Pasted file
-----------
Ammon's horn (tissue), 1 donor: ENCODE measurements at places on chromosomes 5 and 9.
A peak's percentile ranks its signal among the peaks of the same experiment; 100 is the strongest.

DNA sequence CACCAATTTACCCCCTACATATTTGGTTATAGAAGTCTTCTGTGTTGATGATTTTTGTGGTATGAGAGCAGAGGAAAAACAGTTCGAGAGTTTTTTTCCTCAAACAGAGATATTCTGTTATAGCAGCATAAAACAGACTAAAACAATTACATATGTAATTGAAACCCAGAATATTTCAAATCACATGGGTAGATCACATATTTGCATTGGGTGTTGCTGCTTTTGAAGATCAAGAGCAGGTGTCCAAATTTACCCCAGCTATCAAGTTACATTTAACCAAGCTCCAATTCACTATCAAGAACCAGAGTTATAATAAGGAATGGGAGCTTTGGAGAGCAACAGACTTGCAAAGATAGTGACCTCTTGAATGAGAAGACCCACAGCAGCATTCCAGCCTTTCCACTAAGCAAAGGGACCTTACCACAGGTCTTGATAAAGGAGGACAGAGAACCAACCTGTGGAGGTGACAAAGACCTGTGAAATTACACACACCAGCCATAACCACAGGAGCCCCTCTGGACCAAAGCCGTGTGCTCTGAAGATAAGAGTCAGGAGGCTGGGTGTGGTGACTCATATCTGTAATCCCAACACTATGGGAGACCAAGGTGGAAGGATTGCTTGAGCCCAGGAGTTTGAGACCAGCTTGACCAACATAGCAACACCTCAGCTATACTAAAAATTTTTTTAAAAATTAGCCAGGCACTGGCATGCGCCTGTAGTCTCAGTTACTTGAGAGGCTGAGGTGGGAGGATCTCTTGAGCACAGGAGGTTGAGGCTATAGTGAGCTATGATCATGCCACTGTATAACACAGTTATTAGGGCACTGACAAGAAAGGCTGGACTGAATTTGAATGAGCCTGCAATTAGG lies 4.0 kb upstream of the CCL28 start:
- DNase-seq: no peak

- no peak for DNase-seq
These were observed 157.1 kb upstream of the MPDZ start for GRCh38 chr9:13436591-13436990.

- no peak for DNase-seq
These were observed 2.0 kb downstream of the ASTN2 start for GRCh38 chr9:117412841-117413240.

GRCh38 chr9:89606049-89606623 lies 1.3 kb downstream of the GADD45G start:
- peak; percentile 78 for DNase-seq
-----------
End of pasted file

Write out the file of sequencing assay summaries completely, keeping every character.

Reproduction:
Ammon's horn (tissue), 1 donor: ENCODE measurements at places on chromosomes 5 and 9.
A peak's percentile ranks its signal among the peaks of the same experiment; 100 is the strongest.

DNA sequence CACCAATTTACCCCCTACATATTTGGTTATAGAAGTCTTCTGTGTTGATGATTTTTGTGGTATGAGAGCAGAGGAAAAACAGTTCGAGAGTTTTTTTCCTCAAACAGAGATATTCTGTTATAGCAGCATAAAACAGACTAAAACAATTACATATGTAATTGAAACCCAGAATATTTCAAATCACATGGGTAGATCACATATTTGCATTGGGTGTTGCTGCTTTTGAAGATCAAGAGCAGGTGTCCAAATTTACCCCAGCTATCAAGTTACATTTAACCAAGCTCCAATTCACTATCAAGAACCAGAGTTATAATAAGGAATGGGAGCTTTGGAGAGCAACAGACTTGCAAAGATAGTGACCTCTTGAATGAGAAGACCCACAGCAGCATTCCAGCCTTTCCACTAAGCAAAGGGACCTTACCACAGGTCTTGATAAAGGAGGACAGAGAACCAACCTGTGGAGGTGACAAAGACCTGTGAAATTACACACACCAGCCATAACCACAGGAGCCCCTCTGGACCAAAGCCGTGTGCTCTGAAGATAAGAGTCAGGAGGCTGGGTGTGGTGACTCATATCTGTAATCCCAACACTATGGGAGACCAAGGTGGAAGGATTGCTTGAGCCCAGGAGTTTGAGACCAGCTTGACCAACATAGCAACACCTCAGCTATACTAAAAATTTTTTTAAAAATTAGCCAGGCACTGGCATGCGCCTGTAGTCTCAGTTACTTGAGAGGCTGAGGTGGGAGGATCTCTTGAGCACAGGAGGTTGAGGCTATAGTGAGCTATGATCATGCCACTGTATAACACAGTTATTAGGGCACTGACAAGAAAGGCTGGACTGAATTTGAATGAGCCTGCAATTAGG lies 4.0 kb upstream of the CCL28 start:
- DNase-seq: no peak

- no peak for DNase-seq
These were observed 157.1 kb upstream of the MPDZ start for GRCh38 chr9:13436591-13436990.

- no peak for DNase-seq
These were observed 2.0 kb downstream of the ASTN2 start for GRCh38 chr9:117412841-117413240.

GRCh38 chr9:89606049-89606623 lies 1.3 kb downstream of the GADD45G start:
- peak; percentile 78 for DNase-seq